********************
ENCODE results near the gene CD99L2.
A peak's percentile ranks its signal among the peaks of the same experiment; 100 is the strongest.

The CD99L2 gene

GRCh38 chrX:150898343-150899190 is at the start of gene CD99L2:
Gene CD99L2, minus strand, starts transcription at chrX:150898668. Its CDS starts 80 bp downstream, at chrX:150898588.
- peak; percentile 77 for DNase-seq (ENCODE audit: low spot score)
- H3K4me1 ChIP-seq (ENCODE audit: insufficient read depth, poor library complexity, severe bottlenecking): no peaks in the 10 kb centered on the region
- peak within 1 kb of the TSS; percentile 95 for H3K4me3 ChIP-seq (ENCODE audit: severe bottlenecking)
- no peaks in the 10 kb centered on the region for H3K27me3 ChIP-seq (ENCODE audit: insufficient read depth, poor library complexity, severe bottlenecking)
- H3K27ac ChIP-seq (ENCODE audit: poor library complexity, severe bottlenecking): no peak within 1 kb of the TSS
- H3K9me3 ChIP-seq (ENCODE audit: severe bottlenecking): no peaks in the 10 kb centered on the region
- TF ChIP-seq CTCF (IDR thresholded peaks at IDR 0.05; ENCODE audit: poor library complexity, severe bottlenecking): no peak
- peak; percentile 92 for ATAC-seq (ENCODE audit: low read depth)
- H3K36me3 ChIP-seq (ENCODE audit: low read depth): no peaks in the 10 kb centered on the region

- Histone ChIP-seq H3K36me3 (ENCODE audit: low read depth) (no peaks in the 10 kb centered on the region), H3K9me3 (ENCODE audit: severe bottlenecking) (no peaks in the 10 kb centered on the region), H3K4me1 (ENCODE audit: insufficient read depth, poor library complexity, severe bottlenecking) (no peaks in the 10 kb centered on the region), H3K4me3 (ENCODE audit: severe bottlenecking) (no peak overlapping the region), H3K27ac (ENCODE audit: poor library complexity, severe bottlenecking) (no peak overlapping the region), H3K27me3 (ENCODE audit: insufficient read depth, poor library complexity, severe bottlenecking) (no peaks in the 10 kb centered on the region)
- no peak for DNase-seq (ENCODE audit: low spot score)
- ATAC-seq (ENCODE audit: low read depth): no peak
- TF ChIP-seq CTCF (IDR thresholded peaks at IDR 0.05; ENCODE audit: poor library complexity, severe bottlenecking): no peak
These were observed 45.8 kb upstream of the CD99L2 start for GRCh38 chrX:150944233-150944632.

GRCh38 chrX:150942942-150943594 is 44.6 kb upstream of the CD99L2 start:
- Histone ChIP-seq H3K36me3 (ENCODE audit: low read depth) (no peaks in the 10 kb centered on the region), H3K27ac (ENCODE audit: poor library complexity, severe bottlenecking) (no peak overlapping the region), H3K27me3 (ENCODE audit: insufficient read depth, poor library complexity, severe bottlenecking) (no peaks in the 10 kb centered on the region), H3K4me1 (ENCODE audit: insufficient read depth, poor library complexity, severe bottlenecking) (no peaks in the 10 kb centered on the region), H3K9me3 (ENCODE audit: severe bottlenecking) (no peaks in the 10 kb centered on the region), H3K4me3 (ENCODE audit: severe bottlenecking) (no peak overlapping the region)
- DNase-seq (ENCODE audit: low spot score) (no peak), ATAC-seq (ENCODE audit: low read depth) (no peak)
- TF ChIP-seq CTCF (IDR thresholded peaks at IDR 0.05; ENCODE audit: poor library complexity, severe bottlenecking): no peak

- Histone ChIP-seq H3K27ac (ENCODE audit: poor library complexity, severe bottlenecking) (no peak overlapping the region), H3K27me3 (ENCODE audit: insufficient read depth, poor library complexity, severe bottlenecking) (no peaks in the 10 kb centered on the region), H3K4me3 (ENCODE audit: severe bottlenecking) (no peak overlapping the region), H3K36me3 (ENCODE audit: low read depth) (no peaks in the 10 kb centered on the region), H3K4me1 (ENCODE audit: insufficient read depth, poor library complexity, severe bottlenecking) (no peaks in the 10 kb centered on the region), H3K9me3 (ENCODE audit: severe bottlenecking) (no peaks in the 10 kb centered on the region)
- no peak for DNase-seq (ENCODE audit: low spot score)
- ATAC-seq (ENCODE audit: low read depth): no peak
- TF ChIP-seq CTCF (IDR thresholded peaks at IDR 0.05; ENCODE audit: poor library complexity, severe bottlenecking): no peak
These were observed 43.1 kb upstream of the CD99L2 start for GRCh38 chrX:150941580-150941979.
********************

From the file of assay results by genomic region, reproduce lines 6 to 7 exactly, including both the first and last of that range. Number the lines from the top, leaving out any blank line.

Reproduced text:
- peak; percentile 77 for DNase-seq (ENCODE audit: low spot score)
- H3K4me1 ChIP-seq (ENCODE audit: insufficient read depth, poor library complexity, severe bottlenecking): no peaks in the 10 kb centered on the region